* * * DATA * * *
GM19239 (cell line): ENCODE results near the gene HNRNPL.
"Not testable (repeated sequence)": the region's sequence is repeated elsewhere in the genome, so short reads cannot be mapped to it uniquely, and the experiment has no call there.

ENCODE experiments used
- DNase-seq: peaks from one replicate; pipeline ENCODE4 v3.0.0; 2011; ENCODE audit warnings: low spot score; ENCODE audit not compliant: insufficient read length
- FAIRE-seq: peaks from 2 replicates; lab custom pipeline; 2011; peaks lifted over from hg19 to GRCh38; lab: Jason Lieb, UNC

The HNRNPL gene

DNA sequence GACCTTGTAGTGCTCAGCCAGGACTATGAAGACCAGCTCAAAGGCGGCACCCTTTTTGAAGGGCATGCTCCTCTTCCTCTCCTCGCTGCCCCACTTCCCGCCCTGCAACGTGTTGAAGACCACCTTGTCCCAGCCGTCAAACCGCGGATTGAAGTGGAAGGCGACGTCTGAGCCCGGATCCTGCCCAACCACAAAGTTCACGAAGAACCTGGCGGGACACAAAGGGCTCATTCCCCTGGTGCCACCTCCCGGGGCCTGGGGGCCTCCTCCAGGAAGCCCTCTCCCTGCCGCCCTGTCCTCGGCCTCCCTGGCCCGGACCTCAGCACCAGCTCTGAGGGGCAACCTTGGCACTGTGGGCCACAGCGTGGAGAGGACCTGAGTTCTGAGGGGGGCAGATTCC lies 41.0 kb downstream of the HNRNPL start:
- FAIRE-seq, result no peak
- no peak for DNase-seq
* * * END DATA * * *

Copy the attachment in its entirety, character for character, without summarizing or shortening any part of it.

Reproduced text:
GM19239 (cell line): ENCODE results near the gene HNRNPL.
"Not testable (repeated sequence)": the region's sequence is repeated elsewhere in the genome, so short reads cannot be mapped to it uniquely, and the experiment has no call there.

ENCODE experiments used
- DNase-seq: peaks from one replicate; pipeline ENCODE4 v3.0.0; 2011; ENCODE audit warnings: low spot score; ENCODE audit not compliant: insufficient read length
- FAIRE-seq: peaks from 2 replicates; lab custom pipeline; 2011; peaks lifted over from hg19 to GRCh38; lab: Jason Lieb, UNC

The HNRNPL gene

DNA sequence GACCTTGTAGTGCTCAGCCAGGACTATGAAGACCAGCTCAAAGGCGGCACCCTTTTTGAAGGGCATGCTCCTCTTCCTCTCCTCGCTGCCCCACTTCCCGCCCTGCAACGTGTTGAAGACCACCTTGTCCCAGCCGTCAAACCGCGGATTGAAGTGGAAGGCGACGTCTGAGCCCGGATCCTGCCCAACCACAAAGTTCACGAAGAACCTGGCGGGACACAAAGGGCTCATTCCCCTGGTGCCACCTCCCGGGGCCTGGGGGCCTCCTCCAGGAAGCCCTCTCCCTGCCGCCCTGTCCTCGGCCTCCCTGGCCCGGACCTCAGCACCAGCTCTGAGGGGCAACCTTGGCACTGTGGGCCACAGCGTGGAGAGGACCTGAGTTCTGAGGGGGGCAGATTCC lies 41.0 kb downstream of the HNRNPL start:
- FAIRE-seq, result no peak
- no peak for DNase-seq